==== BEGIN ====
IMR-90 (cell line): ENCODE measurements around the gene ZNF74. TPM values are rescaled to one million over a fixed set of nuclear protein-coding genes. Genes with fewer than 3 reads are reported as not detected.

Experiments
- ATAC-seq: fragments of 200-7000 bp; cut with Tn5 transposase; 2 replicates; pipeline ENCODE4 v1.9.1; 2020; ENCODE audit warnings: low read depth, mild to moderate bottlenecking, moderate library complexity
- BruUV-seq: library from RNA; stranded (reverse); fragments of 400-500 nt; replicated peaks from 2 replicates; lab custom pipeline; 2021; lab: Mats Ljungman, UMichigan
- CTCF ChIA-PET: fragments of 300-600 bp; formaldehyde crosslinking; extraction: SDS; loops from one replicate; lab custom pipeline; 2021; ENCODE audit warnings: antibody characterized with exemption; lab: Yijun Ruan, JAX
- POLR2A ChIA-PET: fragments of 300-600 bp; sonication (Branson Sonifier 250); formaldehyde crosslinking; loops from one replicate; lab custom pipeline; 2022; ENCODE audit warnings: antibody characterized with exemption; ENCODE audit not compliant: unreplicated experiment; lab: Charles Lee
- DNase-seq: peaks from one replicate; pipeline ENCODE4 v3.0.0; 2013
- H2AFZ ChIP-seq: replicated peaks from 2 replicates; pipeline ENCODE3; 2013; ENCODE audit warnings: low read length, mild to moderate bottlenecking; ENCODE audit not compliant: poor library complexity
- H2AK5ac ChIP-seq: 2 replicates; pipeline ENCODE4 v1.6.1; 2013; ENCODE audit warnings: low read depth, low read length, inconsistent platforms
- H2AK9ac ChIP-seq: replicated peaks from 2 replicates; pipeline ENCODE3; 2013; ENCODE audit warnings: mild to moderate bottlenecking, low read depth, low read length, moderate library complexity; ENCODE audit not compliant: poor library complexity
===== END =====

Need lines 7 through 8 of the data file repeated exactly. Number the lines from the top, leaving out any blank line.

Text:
- DNase-seq: peaks from one replicate; pipeline ENCODE4 v3.0.0; 2013
- H2AFZ ChIP-seq: replicated peaks from 2 replicates; pipeline ENCODE3; 2013; ENCODE audit warnings: low read length, mild to moderate bottlenecking; ENCODE audit not compliant: poor library complexity